The AllTrials campaign, mainly funded through charitable contributions, faced the possibility of a serious setback to their work when they faced up to a legal team funded by the war coffers of Richmond Pharmacology. Richmond Pharmacology (RP) had took it upon themselves to oppose the Health Research Authority (HRA) regulations that required all phase 1 clinical trials to be registered. The judges decision, announced on the 28th of July, that the HRA has a clear legal right to monitor researchers’ compliance with legal and ethical obligations to register clinical trials, and a remit to impose sanctions on researchers who breach those obligations.
Ben Goldacre, author of Bad Pharma and co founder of AllTrials said of the case “It is ridiculous that it has taken 5 months of intense legal argument and cost probably hundreds of thousands of pounds, to get this statement of the status quo.”
What are the the solecisms of the Health Research Authority that you impeach them with
Prior to the case being heard the legal arguments of RP had changed on a number off occasions, as reported here. The case was heard in Manchester County Court on the 16th of July by The Hon. Mr Justice Jay. The arguments put forward by the counsel for Richmond Pharmacology in support of their judicial review were:
- Reduction in UK phase one trials due to increased regulation
- Confusing wording, lack of transparency, on HRA website page for sponsor declarations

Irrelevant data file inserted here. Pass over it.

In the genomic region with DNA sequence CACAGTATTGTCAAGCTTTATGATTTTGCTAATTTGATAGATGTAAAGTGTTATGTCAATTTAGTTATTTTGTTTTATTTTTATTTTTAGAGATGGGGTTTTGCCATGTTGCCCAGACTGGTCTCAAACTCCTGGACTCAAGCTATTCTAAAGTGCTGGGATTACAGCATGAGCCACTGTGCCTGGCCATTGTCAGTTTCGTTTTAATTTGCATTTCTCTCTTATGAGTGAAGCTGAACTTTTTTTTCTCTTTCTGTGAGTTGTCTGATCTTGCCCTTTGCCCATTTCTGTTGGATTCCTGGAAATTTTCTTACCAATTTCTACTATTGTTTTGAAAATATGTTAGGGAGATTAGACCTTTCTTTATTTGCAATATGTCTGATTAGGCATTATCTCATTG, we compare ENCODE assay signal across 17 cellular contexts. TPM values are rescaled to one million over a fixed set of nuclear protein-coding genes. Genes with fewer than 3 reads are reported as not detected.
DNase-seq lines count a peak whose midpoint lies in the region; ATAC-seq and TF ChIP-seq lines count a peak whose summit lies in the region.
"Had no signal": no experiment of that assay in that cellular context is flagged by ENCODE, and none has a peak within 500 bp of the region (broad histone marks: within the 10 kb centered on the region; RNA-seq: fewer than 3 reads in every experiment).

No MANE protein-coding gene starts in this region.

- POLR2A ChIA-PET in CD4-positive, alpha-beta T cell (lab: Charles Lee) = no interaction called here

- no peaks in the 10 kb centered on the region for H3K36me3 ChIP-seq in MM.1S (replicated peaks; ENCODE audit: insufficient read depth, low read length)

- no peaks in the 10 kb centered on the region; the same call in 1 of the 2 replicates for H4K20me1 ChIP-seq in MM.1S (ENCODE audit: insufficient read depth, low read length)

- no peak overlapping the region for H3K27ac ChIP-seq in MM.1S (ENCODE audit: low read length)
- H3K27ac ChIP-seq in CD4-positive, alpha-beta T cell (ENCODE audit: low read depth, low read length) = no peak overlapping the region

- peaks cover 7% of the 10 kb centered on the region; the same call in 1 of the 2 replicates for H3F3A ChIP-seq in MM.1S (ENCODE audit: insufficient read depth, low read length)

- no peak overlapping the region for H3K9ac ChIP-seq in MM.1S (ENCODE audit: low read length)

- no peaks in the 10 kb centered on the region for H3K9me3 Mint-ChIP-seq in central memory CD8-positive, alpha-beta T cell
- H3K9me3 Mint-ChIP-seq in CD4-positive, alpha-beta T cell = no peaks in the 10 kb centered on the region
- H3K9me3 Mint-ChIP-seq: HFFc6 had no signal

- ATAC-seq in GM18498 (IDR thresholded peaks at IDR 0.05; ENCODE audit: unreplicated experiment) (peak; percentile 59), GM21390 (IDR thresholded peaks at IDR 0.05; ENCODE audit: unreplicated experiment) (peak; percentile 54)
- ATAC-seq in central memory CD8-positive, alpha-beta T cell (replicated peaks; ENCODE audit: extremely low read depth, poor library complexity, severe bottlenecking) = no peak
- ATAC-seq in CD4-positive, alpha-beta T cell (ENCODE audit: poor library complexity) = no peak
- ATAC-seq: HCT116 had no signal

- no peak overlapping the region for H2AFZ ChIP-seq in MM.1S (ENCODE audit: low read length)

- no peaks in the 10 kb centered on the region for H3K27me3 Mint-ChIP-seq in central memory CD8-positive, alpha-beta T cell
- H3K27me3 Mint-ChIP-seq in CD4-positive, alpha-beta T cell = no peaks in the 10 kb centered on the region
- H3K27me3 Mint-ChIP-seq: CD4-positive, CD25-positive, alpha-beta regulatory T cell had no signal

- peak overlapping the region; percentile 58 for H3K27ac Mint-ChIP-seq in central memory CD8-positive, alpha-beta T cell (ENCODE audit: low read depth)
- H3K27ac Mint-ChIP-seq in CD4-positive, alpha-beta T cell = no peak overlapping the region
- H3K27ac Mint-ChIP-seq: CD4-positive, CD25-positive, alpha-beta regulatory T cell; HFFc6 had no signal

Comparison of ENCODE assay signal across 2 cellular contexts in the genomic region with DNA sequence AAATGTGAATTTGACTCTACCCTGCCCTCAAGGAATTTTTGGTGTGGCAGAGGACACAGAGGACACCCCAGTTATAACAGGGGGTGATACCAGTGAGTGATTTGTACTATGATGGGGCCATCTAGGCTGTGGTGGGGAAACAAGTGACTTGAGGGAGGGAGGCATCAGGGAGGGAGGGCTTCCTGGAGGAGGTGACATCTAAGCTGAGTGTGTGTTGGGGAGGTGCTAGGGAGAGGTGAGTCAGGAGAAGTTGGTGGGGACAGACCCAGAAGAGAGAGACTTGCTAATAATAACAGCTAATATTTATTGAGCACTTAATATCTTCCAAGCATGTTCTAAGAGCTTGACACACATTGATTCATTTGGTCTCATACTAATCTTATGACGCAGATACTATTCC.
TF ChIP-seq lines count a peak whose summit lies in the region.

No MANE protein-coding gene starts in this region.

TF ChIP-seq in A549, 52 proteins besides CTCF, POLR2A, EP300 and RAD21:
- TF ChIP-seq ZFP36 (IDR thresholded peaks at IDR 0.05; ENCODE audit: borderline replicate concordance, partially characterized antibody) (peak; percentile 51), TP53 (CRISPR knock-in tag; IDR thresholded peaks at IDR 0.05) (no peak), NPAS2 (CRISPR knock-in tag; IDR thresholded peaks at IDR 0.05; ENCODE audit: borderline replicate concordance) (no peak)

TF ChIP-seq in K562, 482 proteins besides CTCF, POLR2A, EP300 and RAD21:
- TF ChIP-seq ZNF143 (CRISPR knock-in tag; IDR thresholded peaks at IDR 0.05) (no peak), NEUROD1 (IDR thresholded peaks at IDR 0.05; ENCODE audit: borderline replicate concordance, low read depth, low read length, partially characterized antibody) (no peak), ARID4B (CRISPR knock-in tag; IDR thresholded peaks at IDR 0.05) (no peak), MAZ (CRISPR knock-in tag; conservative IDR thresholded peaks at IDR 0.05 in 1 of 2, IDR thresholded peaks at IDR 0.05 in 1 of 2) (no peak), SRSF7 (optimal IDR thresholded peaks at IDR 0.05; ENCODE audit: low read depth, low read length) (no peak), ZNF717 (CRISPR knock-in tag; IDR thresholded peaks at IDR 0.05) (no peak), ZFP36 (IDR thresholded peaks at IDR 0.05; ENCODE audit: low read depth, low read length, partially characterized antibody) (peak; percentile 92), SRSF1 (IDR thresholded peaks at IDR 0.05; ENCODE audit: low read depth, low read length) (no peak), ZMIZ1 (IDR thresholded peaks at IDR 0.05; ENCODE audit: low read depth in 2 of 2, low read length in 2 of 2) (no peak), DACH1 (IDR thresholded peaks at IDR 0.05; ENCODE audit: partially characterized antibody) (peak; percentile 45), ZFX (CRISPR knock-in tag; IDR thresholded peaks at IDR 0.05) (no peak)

- Publishing of commercially sensitive data would be disadvantageous to pharma companies
- The HRAs documents only set out good practice and not an absolute requirement for pharma companies and their sponsors to register; as their were no sanctions open to the HRA for non compliance
The presiding Hon. Mr Justice Jay was elevated to his position as a high court judge after acting as counsel for the Leveson enquiry. He dismissed the figures presented on the decline of phase one UK trials being due to regulation saying that it was as likely that “cheaper trials in India” was the cause. The judge appeared vexed by the primarily semantic driven arguments of “the lack of transparency” of the HRA web pages saying “What are the the solecisms of the Health Research Authority that you impeach them with”. The Judge also asked the counsel of RP “are you the only one complaining about this” to which the counsel replied by saying a Dr Ulrika Lorch (Medical Director at RP) had been elected on a body to debate phase one trials.
During the break for Lunch I spoke to Catherine a supporter of AllTrials who had travelled from Sheffield to attend the judicial review, she attended the trial ‘Because my son has been severely affected by the no disclosure of side effects in trials.” Catherine’s son had been taking an SSRI antidepressant, when his dose was doubled “He went completely physcotic, absolutely manic. He was taken in and diagnosed with schizophrenia.” Catherine’s hopes for the case were “That the HRA get what they want. That the phase ones are included [registered] so people don’t end up in a mess like my son.”
The Sense About Science team, representing AllTrials, became aware, during the break of an online report from the Ethical Medicines Clinical Group , which was critical of the judicial review instigated by RP. The report said “The judicial review brought by Richmond Pharmacology against the Health Research Authority – erroneous, a waste of public money and if left unchallenged by the biopharmaceutical industry, hugely damaging to it.”